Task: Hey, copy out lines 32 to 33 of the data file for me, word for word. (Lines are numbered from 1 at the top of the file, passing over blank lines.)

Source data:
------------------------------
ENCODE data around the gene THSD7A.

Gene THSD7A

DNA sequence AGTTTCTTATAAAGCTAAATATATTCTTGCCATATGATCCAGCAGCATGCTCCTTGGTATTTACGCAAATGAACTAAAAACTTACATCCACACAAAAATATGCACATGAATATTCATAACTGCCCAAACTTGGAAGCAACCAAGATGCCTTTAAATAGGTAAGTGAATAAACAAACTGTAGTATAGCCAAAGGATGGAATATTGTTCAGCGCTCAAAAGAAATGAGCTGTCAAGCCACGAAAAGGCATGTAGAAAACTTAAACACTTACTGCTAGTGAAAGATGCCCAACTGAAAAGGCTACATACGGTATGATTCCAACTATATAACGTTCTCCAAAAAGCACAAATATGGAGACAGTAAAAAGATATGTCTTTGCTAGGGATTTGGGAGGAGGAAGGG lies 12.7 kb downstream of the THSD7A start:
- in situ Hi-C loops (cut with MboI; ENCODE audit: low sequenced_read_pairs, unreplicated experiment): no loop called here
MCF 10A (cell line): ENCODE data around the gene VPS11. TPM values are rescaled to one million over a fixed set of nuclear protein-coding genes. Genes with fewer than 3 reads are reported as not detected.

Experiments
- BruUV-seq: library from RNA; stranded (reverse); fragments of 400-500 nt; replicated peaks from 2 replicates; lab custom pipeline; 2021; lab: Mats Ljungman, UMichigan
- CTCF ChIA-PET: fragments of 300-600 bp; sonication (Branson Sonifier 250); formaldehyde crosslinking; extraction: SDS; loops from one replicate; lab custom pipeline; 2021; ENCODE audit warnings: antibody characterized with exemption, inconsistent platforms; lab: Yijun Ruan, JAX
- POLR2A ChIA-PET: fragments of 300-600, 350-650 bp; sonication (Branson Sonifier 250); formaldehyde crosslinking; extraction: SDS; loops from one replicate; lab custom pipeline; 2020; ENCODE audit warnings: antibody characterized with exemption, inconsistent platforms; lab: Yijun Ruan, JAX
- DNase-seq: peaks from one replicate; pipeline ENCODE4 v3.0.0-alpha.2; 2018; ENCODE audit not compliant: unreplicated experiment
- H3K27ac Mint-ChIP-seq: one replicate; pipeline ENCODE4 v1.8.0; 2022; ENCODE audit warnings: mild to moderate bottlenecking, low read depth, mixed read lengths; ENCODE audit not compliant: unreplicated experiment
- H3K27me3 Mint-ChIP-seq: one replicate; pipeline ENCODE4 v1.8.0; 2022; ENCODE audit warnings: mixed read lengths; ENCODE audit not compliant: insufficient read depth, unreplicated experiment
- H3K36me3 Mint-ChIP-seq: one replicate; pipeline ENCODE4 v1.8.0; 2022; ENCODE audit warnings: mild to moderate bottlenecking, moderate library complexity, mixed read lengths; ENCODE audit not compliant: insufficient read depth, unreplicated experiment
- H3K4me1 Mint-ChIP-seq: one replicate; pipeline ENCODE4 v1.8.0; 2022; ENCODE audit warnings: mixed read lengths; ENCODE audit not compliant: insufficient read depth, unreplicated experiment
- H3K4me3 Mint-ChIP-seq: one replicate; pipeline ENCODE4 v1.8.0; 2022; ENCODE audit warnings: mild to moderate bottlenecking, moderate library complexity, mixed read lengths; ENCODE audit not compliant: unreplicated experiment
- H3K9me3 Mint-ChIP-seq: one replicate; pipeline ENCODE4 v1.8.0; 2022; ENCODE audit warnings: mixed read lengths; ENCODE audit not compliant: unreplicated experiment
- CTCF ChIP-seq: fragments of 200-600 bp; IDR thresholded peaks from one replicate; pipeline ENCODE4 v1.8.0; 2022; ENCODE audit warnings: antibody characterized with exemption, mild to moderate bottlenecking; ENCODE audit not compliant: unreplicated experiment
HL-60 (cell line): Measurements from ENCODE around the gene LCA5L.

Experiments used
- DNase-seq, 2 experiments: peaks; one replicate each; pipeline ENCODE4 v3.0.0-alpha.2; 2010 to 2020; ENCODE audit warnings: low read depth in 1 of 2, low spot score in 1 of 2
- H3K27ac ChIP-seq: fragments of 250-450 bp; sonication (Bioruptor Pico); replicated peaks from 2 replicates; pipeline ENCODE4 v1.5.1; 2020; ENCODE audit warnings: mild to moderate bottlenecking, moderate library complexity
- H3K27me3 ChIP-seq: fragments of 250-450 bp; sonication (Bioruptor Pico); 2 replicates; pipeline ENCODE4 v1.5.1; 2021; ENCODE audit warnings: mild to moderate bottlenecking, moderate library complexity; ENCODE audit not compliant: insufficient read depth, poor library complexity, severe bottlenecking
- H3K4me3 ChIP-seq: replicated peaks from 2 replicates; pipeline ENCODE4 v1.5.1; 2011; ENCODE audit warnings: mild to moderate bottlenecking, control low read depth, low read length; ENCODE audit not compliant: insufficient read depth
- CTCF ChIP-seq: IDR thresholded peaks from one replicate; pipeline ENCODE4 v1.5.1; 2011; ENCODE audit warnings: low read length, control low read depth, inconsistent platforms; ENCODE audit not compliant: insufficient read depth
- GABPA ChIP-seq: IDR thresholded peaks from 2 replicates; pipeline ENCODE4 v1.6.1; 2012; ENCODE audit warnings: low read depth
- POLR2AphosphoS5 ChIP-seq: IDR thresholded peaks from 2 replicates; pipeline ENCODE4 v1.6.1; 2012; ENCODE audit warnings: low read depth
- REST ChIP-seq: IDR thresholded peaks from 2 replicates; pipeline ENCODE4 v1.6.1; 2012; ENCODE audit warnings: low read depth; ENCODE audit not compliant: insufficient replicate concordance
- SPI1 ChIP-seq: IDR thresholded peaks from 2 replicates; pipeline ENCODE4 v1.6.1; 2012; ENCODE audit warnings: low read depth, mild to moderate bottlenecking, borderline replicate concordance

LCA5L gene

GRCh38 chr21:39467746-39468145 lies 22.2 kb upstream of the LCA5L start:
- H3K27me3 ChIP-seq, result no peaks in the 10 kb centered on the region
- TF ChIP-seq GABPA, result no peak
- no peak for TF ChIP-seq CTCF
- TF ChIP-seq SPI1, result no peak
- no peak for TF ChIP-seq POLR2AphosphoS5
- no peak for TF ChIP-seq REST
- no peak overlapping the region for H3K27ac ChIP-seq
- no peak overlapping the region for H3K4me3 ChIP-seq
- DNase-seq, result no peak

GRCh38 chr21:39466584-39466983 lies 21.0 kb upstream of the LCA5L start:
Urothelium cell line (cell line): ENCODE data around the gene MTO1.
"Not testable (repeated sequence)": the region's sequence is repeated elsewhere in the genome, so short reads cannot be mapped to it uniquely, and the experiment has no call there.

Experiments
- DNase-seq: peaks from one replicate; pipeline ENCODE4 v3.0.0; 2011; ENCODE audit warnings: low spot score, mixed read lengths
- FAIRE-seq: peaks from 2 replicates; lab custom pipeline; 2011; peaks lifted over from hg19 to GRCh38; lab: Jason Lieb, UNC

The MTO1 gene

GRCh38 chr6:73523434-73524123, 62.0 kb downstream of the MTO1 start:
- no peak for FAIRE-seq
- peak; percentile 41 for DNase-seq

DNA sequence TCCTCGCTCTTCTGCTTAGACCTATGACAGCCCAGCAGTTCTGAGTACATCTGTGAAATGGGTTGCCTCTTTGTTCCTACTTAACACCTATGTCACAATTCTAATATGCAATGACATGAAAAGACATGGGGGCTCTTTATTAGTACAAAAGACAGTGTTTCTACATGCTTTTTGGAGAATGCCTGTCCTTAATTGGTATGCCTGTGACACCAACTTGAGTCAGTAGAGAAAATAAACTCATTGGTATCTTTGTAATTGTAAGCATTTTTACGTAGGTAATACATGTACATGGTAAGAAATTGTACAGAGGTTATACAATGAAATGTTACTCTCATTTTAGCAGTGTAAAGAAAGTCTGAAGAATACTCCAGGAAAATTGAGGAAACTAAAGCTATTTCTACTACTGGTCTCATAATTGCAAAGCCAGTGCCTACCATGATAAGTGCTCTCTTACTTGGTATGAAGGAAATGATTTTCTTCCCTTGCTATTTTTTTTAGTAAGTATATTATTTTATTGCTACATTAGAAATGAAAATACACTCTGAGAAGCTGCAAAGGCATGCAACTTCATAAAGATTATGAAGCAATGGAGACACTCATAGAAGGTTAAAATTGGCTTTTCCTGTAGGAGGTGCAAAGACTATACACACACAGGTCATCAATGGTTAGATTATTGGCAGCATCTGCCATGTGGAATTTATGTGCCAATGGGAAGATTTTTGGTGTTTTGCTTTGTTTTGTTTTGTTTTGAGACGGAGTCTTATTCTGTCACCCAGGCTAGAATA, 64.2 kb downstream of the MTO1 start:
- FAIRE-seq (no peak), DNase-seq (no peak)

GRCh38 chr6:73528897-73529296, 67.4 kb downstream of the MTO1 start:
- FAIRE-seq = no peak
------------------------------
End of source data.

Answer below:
- TF ChIP-seq GABPA, result no peak
- no peak for TF ChIP-seq CTCF